0. Hello, World

Submit to TigerFile

The purpose of this assignment is to introduce you to programming in Java and familiarize you with the mechanics of preparing and submitting assignment solutions. You will learn to use IntelliJ editor for writing, compiling, and executing Java programs, and TigerFile for submitting your work electronically.


  • Install the COS 126 Java programming environment, called IntelliJ, on your computer. Follow these step-by-step instructions carefully. If you encounter difficulties, please consult the undergraduate Lab TAs schedule and go to Lewis Library for assistance. Don’t be afraid to ask for help! Note - even if you have an existing version of IntelliJ, you should install the COS 126 version.

  • Use the project folder called hello that you downloaded after you installed IntelliJ. All assignments require that you download a project zip file and expand this this into a project folder. It’s a good idea to save this folder somewhere safe, along with all the folders you create for future assignments in the class.

  • Read both Sections 1.1 and 1.2 of the textbook. If you don’t understand something, post a question on Ed or attend office hours for assistance. Don’t be bashful about asking for help.

  • Collaboration Policy Quiz: Please read the course collaboration policy and take a short quiz on the policy (available in the Quizzes section on Canvas). You must repeat the quiz until you answer all questions correctly; otherwise, you will not receive credit for any programming assignment.

  • Entry Survey: Complete the following brief survey.

  • Implement these programs:

    • HelloWorld.java
    • Greeting.java
    • SayHelloWorld.java
    • Ordered.java
    • RGBtoCMYK.java Recall, in IntelliJ, you create a new Java class with LIFT → New Java Class.
  • Complete the readme.txt and acknowledgment.txt files.


Your first programming task is to write the HelloWorld program. You have actually already completed this task: first, when when you installed IntelliJ, and then again in lecture and precept, when you discussed HelloWorld.java.


Write a program Greeting.java that takes a greeting and two names as command-line arguments and prints the greeting as shown below (with the names for the first greeting in the same order as the command-line arguments and the names for the second greeting in reverse order).

> java Greeting Hi Sonia Samuel
Hi Sonia and Samuel.
Hi Samuel and Sonia.

> java Greeting Ciao Kellia Yacoub
Ciao Kellia and Yacoub.
Ciao Yacoub and Kellia.

> java Greeting γεια Alexandria Homer
γεια Alexandria and Homer.
γεια Homer and Alexandria.

> java Greeting "Nǐ hǎo" Ahmed Hagop
Nǐ hǎo Ahmed and Hagop.
Nǐ hǎo Hagop and Ahmed.

For greetings in a large number of languages, see HelloWorldMultilingual.java


Write a program SayHelloWorld.java that takes the name of a sound file (of someone speaking Hello World) and plays that sound file using StdAudio.play(). Recall, StdAudio.play() takes a string as an argument (such as "HelloWorld.wav"); treats that string as the name of a sound file; and plays that sound file to your speaker.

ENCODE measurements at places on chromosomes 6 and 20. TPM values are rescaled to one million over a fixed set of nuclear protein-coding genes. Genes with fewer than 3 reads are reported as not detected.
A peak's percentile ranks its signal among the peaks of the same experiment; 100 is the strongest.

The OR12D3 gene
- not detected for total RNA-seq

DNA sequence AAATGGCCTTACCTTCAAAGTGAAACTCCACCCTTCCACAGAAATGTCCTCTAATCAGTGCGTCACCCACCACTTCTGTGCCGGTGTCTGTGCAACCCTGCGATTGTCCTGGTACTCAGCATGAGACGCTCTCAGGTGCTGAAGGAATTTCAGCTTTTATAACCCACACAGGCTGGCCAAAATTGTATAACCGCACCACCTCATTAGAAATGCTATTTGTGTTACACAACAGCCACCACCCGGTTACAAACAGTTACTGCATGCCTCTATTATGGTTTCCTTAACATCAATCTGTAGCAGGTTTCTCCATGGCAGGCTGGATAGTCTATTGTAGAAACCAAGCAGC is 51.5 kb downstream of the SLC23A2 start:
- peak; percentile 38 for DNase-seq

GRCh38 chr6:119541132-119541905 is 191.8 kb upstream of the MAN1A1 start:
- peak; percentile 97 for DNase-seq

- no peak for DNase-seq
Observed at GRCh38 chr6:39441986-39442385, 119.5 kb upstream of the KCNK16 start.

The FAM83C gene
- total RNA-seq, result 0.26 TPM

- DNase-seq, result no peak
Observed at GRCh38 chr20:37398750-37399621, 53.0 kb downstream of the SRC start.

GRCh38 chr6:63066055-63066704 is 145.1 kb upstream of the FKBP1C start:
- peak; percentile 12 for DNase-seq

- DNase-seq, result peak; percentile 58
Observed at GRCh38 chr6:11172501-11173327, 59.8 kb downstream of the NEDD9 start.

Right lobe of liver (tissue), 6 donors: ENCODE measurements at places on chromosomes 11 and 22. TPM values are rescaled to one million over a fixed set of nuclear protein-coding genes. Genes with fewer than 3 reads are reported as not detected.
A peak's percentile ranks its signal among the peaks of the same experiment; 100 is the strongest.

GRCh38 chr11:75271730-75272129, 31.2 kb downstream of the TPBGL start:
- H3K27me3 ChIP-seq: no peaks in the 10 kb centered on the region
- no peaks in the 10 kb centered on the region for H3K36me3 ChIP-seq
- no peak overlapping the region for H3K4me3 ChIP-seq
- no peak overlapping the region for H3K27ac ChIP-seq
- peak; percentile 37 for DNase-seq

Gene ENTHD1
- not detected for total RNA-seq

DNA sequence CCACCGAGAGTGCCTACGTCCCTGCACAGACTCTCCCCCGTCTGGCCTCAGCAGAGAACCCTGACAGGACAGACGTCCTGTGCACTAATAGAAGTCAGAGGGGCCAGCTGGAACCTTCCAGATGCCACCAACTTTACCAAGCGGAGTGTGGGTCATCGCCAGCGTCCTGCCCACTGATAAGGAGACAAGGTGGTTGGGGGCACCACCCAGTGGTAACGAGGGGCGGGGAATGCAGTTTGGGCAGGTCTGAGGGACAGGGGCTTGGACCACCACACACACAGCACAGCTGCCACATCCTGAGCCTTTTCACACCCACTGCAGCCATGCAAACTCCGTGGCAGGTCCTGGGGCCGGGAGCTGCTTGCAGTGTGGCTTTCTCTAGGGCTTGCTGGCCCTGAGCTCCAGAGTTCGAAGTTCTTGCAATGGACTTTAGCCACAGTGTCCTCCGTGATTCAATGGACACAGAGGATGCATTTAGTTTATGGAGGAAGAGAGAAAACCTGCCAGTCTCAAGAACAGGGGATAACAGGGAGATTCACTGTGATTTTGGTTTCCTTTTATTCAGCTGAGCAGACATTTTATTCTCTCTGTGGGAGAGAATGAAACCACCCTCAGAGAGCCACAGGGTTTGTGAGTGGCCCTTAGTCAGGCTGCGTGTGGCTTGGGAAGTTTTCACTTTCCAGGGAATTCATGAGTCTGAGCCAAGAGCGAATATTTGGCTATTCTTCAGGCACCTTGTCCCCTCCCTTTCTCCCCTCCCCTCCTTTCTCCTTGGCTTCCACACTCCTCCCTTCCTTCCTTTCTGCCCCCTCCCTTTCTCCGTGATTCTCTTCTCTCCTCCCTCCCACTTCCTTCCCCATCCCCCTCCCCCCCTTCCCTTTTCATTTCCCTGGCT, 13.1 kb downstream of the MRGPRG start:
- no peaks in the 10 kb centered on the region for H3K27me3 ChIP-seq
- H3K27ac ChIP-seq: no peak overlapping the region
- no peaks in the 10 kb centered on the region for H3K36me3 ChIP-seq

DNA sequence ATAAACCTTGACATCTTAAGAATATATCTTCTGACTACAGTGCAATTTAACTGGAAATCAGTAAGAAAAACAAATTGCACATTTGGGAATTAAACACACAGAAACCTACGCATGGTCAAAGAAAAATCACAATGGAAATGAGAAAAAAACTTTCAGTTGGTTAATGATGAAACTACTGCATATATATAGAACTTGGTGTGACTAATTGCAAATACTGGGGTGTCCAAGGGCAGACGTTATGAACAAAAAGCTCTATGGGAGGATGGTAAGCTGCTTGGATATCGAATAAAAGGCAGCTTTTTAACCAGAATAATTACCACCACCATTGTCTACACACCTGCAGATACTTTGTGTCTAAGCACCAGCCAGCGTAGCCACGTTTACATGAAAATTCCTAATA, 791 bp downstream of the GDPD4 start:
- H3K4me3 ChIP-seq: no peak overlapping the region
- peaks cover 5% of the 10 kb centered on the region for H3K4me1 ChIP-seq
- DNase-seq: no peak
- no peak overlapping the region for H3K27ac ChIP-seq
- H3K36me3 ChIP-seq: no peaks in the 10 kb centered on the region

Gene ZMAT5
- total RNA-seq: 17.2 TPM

Please note that you will need to use javac-introcs and java-introcs commands (instead of the default javac and java commands) to compile and execute your programs. These versions provide access to our course libraries, including StdAudio, which you will use in this program. To try these commands, in IntelliJ, select LIFT > Terminal. Compile your program using the javac-introcs command and execute it using the java-introcs command:

The people, google and siri subdirectories in the project directory contains a large number of WAV files of Hello World spoken in different voices and languages, both real (from various individuals) and synthetic (from Google Translate and Apple Siri). Below are some sample executions:

> javac-introcs SayHelloWorld.java

> java-introcs SayHelloWorld people/KevinWayne.wav

> java-introcs SayHelloWorld people/AloeBlacc.wav

> java-introcs SayHelloWorld google/Spanish.wav

> java-introcs SayHelloWorld siri/Kyoko.wav

Also, record yourself speaking Hello, World, convert it to a WAV file named MyHelloWorld.wav, and submit that WAV file. You may speak Hello, World in whatever language you like. Here are several ways to record and convert your audio:

  • Mac OS X: Voice Memos app → Record. Drag the recording to a folder - this will create an M4A file. Then convert the M4A file to a WAV file via Zamzar
  • Mac OS X: Quicktime app → File → New Audio Recording. After making the recording, select File → Save. Then convert the M4A file to a WAV file via Zamzar
  • Windows: Sound Recorder → Record. After making the recording, select Save As. Then convert the WMA file to a WAV file via Zamzar
  • iPhone: Voice Memo app → Record. Then, copy the recording to your laptop and convert the M4A file to a WAV file via Zamzar
  • Android: Use an app that allows you record audio. Then, copy the audio file to your laptop and convert to a WAV via Zamzar